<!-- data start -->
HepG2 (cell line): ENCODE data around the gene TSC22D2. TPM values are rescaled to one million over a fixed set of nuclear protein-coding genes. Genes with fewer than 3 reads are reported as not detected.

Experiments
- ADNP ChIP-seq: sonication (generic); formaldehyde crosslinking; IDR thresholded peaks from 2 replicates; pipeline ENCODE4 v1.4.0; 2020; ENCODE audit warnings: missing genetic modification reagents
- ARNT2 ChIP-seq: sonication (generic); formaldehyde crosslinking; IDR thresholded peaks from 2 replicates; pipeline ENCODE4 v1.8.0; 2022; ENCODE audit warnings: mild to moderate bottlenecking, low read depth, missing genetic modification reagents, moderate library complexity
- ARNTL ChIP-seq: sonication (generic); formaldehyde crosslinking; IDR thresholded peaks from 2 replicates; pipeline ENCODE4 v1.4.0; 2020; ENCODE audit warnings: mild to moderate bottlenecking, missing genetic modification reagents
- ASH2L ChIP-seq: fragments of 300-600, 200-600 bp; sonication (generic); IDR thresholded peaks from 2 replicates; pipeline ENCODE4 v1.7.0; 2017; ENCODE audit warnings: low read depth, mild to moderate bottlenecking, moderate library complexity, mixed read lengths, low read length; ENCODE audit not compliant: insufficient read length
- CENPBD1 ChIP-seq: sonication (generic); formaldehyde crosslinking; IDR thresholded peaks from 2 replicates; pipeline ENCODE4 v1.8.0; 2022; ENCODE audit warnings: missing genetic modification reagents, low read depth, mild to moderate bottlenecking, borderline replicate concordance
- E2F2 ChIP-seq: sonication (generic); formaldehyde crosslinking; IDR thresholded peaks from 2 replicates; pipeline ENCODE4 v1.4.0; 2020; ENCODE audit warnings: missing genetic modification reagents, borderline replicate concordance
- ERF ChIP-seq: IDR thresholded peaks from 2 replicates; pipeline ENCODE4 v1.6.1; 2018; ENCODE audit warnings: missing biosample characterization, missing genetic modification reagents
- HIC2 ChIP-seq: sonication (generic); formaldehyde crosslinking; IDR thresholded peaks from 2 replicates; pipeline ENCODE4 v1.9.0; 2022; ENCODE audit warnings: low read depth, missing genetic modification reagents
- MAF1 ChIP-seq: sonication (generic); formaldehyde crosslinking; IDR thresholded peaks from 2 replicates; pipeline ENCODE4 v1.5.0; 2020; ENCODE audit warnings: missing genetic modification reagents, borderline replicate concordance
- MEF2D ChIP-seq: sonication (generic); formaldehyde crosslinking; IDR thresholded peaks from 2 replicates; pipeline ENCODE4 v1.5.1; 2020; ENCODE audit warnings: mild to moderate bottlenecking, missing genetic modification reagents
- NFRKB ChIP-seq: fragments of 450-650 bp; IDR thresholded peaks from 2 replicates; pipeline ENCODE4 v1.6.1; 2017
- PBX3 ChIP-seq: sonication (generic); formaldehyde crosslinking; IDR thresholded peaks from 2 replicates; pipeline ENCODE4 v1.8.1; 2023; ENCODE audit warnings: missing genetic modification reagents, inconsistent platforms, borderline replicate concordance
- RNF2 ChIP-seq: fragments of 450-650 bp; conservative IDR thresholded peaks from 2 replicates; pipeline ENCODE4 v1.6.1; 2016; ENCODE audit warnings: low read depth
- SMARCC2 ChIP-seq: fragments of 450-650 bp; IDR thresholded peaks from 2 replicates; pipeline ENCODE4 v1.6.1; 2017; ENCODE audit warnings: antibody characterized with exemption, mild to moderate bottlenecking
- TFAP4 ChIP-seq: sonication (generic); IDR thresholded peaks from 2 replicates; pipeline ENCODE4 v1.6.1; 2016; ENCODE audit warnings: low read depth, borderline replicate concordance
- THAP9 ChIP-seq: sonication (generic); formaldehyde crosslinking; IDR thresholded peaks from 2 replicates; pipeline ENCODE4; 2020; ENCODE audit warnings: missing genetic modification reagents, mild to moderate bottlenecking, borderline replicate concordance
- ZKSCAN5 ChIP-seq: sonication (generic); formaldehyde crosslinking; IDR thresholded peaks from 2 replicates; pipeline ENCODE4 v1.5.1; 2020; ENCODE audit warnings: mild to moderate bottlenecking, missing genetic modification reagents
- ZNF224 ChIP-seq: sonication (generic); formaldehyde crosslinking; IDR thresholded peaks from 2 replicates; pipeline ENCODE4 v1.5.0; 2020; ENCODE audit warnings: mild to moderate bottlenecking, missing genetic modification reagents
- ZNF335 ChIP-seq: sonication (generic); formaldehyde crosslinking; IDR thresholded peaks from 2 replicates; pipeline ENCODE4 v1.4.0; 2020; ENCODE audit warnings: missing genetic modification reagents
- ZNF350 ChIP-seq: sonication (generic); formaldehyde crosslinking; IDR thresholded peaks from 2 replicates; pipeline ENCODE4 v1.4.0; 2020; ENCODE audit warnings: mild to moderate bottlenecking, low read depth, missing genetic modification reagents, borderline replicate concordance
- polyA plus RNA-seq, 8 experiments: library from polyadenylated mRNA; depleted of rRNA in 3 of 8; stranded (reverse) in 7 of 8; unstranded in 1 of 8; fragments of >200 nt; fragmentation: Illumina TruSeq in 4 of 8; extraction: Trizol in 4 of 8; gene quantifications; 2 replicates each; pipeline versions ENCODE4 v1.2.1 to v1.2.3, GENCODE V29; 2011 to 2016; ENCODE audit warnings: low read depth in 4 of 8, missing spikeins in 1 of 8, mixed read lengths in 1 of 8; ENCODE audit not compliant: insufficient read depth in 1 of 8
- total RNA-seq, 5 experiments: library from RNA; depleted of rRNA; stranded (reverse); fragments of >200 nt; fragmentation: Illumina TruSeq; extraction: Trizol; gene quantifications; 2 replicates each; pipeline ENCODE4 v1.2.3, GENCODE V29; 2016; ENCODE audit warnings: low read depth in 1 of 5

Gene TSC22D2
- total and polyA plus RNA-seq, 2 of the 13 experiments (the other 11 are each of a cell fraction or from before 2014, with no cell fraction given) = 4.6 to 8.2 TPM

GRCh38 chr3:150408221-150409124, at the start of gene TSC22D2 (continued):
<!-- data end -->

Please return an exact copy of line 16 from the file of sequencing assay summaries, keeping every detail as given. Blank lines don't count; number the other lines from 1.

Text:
- SMARCC2 ChIP-seq: fragments of 450-650 bp; IDR thresholded peaks from 2 replicates; pipeline ENCODE4 v1.6.1; 2017; ENCODE audit warnings: antibody characterized with exemption, mild to moderate bottlenecking